In situations where the association owns parking spaces, the association may pay for the maintenance of the spaces and assess the owners for the costs accordingly. Florida law provides that “[t]he declaration may provide that certain limited common elements shall be maintained by those entitled to use the limited common elements or that the association shall provide the maintenance, either as a common expense or with the cost shared only by those entitled to use the limited common elements. If the maintenance is to be by the association at the expense of only those entitled to use the limited common elements, the declaration shall describe in detail the method of apportioning such costs among those entitled to use the limited common elements…” Florida Statute 718.113 (1).
If you have a limited common element parking space, it is often the case that the unit owners entitled to use the spaces will be assessed for the maintenance cost of the limited common elements. If you are in a condominium property that does not have parking spaces for all the unit owners, and you are a unit owner that does not have a parking space assigned, you should ensure that you are not responsible for payment of maintenance of parking spaces.
Common Problems and Issues That Arise
Some of the common parking space issues that arise are attempted transfers of parking spaces in violation of the condominium documents; maintenance costs of limited common elements being assessed to unit owners who do not share in the limited common elements; and general misunderstandings as to the status of ownership and rights to use parking spaces. The declaration is one of the most important documents to consult to determine the proper status of condominium parking spaces. Florida law provides that “[t]he exclusive right to use such portion of the common elements as may be provided by the declaration, including the right to transfer such right to other units or unit owners to the extent authorized by the declaration as originally recorded, or amendments to the declaration adopted pursuant to the provisions contained therein” passes with each unit. Florida Statute 718.106(2)(a).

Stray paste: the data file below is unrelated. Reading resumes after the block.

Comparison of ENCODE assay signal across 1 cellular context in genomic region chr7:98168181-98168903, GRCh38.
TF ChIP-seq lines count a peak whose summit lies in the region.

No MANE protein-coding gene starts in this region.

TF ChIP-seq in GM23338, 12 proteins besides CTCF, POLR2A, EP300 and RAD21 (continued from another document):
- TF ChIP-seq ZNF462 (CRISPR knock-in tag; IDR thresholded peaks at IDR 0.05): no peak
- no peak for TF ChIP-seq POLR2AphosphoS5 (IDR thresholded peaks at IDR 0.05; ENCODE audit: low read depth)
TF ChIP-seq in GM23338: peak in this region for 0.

If you are unsure about the status of your condominium parking space, it is something that you may want to have clarified before a problem arises. Problems often come to light when a new owner enters the building and has had an attorney scrutinize the condominium documents prior to their purchase, or when a dispute arises as to who has the right to park where and an investigation ensues. If you are able to identify inconsistencies with historic use and the condominium documents ahead of time, you may be able to have the condominium documents amended accordingly.
This Article does not constitute legal advice and may not be relied upon as such. Each individual’s facts and circumstances are different. If you have any questions regarding your particular situation, please consult with legal counsel.
Rebecca M. Vaccariello’s practice focuses on business, probate and general civil litigation. Ms. Vaccariello is licensed to practice law in the states of Florida and New York. Prior to joining Salvatori, Wood, Buckel, Carmichael & Lottes, Ms. Vaccariello served as a judicial law clerk to a civil trial judge in New York for over five years, and, prior to that, worked for six years in a general practice litigation firm in New York.
Salvatori, Wood, Buckel, Carmichael & Lottes